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It’s hard to take care of others when you don’t take care of yourself. That’s why it’s so important that mental health professionals make time to practice self-care in order to avoid burnout and increase the positive impact they have on others. While taking care of yourself doesn’t necessarily mean you neglect your responsibilities, it does mean that you make sure to prioritize your own well-being over that of others. Here are ten self-care tips for mental health professionals to help you learn how to manage stress and protect your mental health at work and home.
It’s time to delegate some tasks so you can focus on improving your mental health. Consider delegating specific tasks, such as checking emails or writing reports, to a coworker or an assistant so you can spend more time on these self-care tips. Remember that it is okay to ask for help when you need it! You are not expected to do everything yourself.
As a mental health professional, you’re around anxiety, depression, and other mental health issues all day long. If you’re not careful, you could end up with work and home burnout, chronic stress, or even be a risk to your clients. To practice self-care and make sure that you’re in peak condition for your clients (and for yourself), here are 10 self care tips for mental health professionals. Try one of these strategies each day to help balance your life
Your brain can’t always tell you what it needs, but your body sure can. Sometimes you just need to get up and move around for a while, especially if you’ve been sitting too long (think: at your desk). The best way to force yourself to take a break is by setting an alarm so that you have no choice but to get up. If all else fails, there are many meditation apps that allow you to break time into small increments (for example: 10 minutes of movement and 10 minutes of stillness) throughout the day. Just remember that breaking time doesn’t have to mean stopping work entirely; sometimes a quick bathroom break will do just fine.
One thing that is particularly important for mental health professionals is getting enough exercise. It doesn’t have to be a crazy intense workout or anything, just getting out there and breaking a sweat for thirty minutes each day can make all of the difference in how you feel when you get home. Plus, studies have shown that people who exercise regularly tend to be happier than those who don’t. When was the last time you felt happy? It’s been long enough that I bet if you start exercising again it will happen before too long!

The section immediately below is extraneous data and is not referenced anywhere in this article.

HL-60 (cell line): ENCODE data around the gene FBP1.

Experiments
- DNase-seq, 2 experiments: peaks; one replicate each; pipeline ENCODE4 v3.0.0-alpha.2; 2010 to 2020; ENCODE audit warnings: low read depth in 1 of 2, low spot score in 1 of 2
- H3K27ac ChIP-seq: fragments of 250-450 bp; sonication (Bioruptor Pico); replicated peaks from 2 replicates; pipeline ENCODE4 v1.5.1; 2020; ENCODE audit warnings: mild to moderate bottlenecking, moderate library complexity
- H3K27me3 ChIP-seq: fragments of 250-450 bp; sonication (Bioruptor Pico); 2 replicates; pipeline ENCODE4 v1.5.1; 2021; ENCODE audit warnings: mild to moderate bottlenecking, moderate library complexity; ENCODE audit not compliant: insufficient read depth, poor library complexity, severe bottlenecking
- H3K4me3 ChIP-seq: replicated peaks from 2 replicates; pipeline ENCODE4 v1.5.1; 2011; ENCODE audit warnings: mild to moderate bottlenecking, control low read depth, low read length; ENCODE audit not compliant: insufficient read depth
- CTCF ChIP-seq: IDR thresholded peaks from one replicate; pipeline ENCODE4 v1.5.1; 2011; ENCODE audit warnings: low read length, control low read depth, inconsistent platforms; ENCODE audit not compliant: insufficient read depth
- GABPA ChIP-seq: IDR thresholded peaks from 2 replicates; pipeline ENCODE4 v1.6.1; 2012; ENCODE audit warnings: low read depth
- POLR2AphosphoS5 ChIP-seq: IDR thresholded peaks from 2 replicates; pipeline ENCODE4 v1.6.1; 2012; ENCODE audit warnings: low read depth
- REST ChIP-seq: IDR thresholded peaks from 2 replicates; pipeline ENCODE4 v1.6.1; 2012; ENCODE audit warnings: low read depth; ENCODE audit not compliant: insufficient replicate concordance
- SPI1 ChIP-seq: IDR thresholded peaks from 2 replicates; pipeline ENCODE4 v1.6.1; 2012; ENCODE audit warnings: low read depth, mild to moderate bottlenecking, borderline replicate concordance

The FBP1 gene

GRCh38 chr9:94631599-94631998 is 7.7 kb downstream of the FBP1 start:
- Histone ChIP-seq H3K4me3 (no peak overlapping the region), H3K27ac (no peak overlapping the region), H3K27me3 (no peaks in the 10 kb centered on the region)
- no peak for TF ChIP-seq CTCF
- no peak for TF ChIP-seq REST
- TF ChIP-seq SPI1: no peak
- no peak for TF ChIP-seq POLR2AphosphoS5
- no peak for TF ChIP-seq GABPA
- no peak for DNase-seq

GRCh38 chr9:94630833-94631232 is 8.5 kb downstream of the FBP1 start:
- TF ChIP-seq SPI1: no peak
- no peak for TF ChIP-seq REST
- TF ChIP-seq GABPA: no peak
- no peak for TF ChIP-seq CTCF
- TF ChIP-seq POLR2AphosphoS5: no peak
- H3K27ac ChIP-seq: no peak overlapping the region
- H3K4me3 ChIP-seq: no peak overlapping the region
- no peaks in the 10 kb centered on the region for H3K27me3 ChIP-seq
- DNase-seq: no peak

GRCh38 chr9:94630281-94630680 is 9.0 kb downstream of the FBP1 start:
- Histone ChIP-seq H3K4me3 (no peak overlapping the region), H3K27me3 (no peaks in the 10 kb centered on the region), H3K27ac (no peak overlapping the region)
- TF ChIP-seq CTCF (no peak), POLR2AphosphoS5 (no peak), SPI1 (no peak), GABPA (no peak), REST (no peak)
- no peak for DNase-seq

As a mental health professional, you know that what you eat can affect your mood and energy levels. This is doubly true if you’re under stress, which we all are at some point in our careers. In order to function at our best, we need to make sure we’re eating well and taking care of ourselves physically. You don’t have to be perfect—eating well when stressed out can mean as little as three mindful meals per week (about 15-20 minutes per meal) with fresh vegetables and protein from meats or fish. Eating healthy can help keep your mood stable over time; it will also help ensure that you have more energy for better self-care later on down the road!
It’s important to take time for yourself and your mental health, just like you would any other part of your body. If you’ve never taken a self-care day before, now is a great time to start. Although it might be tempting to work around-the-clock when you’re busy, it’s imperative that you step away from work now and then. That’s why it’s important to build healthy habits into your life, so they can become second nature.
Getting enough sleep (at least seven hours per night) is crucial to your mental health. Sleep deprivation puts you at higher risk for anxiety, depression, and even stress-related heart conditions. And let’s be honest: Staying up all night staring at a computer screen or drinking scotch with clients doesn’t make you look like someone who really takes care of themselves. Make sure you get those zzzz’s!
One of the most important self-care tips is to talk to someone you trust. It’s difficult to be objective about your own mental health, and if you’re feeling overwhelmed or like things are getting out of control, it can be helpful to talk with a friend or family member who can help guide you through a difficult time. Even if they don’t have professional experience in mental health, their perspective may give you some much-needed clarity and comfort.
Research has shown that spending time in nature has a plethora of mental and physical health benefits. Take some time every day to sit outside. Breathe in deeply, close your eyes, and focus on breathing out all of your stress while you breathe in the fresh air. You can also add some yoga to your outdoor practice – just make sure to pack an extra set of clothes!
Mental health professionals often neglect self-care for their clients’ sake. There is an epidemic of burnout and stress in mental health professions. It’s important to make time for yourself to keep your mind and body healthy! Make time each day to do something you love—whether it’s reading a book, going for a walk, or playing with your pet.
Breathe In & Breathe Out
Sometimes that’s all we need to remember, is to listen to our mind & body.
When you prioritize yourself, you’re prioritizing your loved ones. Today we’re in the middle of another week – if you find yourself getting lost in work, chores or anything else, remember to take a second for yourself.A part of having a healthy body, is having a healthy mind.
I lied and said I was busy. What did you do for yourself today?